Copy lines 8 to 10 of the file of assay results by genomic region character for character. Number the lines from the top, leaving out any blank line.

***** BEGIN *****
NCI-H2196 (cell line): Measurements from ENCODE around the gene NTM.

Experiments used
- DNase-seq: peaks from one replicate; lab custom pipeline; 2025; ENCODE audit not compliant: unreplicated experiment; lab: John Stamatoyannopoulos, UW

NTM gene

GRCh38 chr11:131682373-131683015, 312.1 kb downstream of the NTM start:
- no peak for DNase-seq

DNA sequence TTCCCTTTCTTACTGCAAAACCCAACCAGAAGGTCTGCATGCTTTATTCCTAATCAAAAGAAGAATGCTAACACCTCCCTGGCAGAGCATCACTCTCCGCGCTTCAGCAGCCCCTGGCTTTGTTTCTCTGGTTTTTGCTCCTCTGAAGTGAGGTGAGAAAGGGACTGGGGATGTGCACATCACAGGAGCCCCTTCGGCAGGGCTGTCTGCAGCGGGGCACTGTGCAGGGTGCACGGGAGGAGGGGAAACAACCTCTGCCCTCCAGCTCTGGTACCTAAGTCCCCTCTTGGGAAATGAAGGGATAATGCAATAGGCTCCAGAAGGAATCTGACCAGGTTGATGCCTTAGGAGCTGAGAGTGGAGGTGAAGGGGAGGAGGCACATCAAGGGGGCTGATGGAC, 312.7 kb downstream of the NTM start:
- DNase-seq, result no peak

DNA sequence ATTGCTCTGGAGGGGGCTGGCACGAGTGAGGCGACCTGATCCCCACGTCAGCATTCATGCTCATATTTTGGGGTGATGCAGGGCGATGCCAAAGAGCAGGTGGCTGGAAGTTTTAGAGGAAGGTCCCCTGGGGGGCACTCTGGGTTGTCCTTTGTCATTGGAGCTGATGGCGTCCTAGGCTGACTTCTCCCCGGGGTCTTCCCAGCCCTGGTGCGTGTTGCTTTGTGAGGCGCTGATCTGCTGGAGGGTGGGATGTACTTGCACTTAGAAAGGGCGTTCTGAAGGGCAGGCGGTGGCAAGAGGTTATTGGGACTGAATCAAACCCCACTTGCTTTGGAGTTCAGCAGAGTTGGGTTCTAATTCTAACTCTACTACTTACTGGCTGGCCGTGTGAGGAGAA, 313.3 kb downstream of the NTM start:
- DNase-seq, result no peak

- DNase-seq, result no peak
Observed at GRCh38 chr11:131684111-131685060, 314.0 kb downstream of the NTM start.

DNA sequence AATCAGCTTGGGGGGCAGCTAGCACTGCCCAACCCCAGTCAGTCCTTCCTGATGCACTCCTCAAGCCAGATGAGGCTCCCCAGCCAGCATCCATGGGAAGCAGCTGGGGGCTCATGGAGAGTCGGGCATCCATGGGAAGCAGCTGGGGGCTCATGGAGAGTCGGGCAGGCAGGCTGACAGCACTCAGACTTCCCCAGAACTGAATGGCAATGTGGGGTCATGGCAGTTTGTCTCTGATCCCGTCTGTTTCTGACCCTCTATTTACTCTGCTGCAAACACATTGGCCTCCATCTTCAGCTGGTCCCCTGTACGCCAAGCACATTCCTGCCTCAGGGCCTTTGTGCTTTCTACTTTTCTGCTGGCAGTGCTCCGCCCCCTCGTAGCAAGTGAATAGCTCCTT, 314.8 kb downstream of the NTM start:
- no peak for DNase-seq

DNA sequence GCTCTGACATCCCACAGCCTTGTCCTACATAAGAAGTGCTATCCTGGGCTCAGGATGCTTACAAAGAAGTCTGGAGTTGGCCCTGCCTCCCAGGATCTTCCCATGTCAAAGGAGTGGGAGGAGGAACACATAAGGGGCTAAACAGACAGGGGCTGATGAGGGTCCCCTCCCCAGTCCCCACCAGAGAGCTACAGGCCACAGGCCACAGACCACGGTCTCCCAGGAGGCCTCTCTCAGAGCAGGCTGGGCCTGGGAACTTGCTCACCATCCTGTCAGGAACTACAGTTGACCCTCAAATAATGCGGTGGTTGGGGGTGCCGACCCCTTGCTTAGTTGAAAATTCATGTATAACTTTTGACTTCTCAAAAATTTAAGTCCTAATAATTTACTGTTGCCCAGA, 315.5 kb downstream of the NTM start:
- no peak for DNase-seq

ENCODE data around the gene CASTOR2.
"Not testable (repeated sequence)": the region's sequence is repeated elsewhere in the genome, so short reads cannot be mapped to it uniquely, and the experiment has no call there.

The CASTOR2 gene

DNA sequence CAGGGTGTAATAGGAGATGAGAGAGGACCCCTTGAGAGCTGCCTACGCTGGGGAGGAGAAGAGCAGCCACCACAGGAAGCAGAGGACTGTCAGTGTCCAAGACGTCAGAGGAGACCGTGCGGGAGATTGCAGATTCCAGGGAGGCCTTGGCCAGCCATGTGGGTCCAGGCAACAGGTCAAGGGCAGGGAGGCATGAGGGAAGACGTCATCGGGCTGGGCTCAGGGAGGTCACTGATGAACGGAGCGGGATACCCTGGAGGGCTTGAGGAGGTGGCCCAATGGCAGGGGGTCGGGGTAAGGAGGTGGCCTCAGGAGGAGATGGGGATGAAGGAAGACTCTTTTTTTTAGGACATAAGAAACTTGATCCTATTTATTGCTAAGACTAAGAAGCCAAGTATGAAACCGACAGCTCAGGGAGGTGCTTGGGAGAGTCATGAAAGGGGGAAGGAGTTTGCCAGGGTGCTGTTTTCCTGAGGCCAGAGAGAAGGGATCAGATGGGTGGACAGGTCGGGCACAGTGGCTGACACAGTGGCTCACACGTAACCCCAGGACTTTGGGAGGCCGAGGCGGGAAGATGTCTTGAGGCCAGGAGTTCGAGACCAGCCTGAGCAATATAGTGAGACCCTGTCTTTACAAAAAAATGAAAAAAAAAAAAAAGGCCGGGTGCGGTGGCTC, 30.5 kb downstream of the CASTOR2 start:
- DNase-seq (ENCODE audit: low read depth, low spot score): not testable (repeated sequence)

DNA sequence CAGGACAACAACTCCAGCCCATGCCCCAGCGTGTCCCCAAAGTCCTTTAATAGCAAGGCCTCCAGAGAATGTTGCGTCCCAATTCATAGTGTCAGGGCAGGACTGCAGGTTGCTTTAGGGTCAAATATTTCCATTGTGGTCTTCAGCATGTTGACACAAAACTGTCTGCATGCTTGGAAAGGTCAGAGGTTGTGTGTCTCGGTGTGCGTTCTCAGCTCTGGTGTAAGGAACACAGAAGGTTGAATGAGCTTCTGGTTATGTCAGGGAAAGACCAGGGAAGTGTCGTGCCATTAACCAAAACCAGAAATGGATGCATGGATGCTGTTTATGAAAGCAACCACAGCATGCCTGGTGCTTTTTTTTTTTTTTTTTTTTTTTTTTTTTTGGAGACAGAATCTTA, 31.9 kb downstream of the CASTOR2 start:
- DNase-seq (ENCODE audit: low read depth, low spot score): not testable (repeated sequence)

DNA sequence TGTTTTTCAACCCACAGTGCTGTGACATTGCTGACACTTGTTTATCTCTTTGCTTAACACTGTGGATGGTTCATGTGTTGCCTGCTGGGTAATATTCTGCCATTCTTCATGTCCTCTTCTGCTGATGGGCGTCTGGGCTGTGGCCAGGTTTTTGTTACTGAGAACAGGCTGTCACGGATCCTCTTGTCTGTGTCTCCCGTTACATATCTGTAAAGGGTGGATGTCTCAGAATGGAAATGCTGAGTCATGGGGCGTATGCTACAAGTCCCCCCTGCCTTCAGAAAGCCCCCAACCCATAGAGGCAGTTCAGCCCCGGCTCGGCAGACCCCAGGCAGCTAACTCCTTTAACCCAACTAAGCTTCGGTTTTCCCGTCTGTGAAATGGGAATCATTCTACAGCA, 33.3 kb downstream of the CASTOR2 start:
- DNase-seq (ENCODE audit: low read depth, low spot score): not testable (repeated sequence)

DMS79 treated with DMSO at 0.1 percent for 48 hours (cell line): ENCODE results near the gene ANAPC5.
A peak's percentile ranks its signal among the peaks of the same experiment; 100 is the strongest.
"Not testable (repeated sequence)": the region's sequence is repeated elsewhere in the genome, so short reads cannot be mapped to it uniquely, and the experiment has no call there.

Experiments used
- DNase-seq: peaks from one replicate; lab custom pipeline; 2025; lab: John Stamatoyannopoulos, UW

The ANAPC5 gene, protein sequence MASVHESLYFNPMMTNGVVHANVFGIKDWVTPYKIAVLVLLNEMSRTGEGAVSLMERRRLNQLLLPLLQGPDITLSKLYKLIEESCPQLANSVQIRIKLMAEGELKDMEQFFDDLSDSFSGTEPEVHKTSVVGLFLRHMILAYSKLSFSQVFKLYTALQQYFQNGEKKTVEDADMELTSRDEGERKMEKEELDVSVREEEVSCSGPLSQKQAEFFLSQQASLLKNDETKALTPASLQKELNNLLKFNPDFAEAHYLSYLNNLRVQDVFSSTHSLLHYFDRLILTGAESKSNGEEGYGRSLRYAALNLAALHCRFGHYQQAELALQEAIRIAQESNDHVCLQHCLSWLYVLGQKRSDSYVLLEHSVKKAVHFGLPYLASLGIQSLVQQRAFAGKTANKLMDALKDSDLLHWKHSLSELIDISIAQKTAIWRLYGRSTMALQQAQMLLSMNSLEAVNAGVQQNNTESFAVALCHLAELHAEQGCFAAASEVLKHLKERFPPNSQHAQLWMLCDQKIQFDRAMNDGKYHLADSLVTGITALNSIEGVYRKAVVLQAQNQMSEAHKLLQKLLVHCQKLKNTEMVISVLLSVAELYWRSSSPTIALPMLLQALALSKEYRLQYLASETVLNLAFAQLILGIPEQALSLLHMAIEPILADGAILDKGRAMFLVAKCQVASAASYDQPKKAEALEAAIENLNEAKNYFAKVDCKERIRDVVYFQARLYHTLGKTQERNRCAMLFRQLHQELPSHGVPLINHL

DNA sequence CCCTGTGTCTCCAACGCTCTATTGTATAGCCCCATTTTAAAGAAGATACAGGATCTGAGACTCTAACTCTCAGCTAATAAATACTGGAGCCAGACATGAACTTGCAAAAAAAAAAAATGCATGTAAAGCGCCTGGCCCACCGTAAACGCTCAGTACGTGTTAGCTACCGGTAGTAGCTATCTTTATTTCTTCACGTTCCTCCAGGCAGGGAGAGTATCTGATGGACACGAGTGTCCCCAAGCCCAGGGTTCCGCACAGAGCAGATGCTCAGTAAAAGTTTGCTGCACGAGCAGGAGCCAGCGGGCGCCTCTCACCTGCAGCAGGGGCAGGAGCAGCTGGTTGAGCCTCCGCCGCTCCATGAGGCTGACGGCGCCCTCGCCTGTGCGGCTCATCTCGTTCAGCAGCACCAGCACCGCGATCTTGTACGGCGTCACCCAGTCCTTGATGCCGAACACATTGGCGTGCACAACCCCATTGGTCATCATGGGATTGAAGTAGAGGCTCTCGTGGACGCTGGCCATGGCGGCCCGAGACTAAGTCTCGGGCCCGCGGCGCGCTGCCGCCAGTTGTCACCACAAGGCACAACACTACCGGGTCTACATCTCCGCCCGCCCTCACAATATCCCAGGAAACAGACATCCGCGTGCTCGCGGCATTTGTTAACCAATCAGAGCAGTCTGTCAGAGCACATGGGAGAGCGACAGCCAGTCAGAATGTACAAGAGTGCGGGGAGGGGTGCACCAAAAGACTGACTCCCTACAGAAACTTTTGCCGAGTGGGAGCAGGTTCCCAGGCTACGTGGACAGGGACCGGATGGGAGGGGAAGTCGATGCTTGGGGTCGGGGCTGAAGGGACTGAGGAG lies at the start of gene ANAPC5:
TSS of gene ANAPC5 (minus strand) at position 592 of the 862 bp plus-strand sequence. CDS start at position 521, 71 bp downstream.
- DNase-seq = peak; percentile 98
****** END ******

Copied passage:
- DNase-seq, result no peak

DNA sequence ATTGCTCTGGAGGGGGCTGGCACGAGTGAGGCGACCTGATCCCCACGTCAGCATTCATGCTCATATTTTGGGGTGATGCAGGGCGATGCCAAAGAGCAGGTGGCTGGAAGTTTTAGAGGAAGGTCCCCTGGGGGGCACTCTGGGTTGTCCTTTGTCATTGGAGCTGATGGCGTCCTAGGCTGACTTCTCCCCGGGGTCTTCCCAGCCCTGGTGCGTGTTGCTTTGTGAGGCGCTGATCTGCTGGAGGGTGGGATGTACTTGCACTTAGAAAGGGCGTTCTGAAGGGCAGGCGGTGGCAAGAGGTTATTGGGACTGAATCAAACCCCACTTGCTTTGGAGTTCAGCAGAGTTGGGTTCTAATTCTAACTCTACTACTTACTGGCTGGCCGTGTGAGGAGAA, 313.3 kb downstream of the NTM start:
- DNase-seq, result no peak